JOHANNESBURG - Finance Minister, Malusi Gigaba lauded state-owned enterprises for playing a leading role in country's infrastructure and crediting their infrastructural developments for sustaining the South African economy.

The Minister highlighted what he called the "critical advancement of black professionals," many of whom he said, have gone on to play leading roles in the private sector. He also made mention of the new boards appointed at both the SABC and SAA, stating that both entities now have trusted and capable boards that will guide the institutions to "healthy and sustainable operating states."

Referencing to Eskom, Transnet, and SAA, the Minister said the government had begun using these entities "strategically," by incorporating localisation and preferential procurement into their operation philosophy and investment plans. He said, "challenges" within SOE's obscured the "success and progress" evident at "stable and self-sustaining" SOE's such as the Development Bank and the Land Bank. 


''Eskom is critical to our development, with the link between electricity, infrastructure, and economic growth being well established. He added that the economic growth, which was previously curbed by constraints has since been resolved. Speaking on the issue of surplus supply, the Minister said that this was a better problem to have; adding that Eskom was addressing the issue by growing demand and increasing exports to neighbouring countries. 

The energy mix going forward and sequencing of adding new generating capacity will be informed by the updated integrated resource plan. The Minister further echoed President Zuma's nuclear energy plan, that the nuclear program will be implimented at a pace and scale that the country can afford. 

The Minister maintained that Eskom has to be assisted in order to create its own revenue stream; granting a tariff hike would represent a step-change in Eskom’s future revenues, Treasury said in its Medium-term Budget Policy Statement.  

A team from national treasury will work closely with the department of public enterprises to address governance and financial mismanagement issues at Eskom and revert their findings to government. The Minister stated that government was "tired" of being "dragged" into crisis by those employed to govern SOE's, further adding that the trend of SOE's seeking government bailouts "must end." 


The Minister came out in strong defense of SAA, justifying government's plan to sell Telkom shares in order to recapatalise the airline. He emphasized the importance of  SAA's positioning, which grants the airline independence from relying exclusively on the profit and scheduling consideration of global airlines. "SAA sells South-Africa's economy, tourism and culture to every one of its passengers," the minister said. Further adding that global airlines would not perform this "priceless" marketing role for the country.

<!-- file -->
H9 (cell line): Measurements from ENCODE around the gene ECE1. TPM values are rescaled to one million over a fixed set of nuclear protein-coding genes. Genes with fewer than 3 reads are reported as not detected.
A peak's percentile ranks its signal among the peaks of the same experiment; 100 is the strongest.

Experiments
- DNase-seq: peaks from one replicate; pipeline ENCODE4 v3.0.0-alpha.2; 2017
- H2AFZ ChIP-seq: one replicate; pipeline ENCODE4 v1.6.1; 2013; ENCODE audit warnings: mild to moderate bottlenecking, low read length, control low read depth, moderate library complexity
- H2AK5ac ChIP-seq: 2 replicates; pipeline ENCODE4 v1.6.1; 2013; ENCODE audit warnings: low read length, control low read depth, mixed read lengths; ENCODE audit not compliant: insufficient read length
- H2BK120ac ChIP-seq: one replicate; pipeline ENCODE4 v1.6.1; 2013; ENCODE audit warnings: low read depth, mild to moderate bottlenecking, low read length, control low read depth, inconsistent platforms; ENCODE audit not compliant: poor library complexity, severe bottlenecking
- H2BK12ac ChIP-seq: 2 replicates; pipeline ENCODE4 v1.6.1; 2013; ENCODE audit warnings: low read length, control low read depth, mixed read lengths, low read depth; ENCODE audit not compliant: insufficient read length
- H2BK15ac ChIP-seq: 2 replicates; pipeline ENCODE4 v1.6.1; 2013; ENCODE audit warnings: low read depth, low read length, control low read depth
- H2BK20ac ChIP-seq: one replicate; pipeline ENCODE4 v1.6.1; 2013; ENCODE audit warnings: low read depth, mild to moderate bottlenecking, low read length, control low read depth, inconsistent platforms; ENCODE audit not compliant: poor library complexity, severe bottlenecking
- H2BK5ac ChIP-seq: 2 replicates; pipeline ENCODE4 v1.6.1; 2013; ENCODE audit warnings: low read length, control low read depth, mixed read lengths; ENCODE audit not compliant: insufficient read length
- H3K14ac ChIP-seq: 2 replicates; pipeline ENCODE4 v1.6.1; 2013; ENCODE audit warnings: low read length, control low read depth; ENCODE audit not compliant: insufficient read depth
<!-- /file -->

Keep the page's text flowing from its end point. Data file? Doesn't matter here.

The Minister reiterated SARS' assertion of being "sensitive" to the challenges of taxpayers, "SARS is also aware of the problem of illicit financial flaws, it is working closely with [Financial Intelligence Centre] FIC and the South African Reserve Bank to close gaps which are currently arbitraged." 

He further called for the capacity of SARS to combat cybercrime to drastically enhance. He added that such information would give SARS insights into South African's foreign national accounts, and announced that data verification without treaty partners is currently underway. This he says will give SARS insights into risk areas of multi-national enterprises; the process is set to begin at the end of 2017, with the first exchanges beginning next year.


The Minister applauded governments effort of establishing a trend of appointing black accounting firms as external and internal auditors with contracts worth tens of millions in annual revenue. In addition to the revenue, this makes it more difficult for large private sector companies to exclude them on the basis of them not proving their abilities to service large complex enterprises. This the minister says is an illustration of the developmental impact of state-owned companies, if leveraged strategically. 

"Government can manage SOE's well and will act decisively to stabilize those which are experiencing challenges," he said. "The public and indeed government as a shareholder, are correct in expecting a lot of them.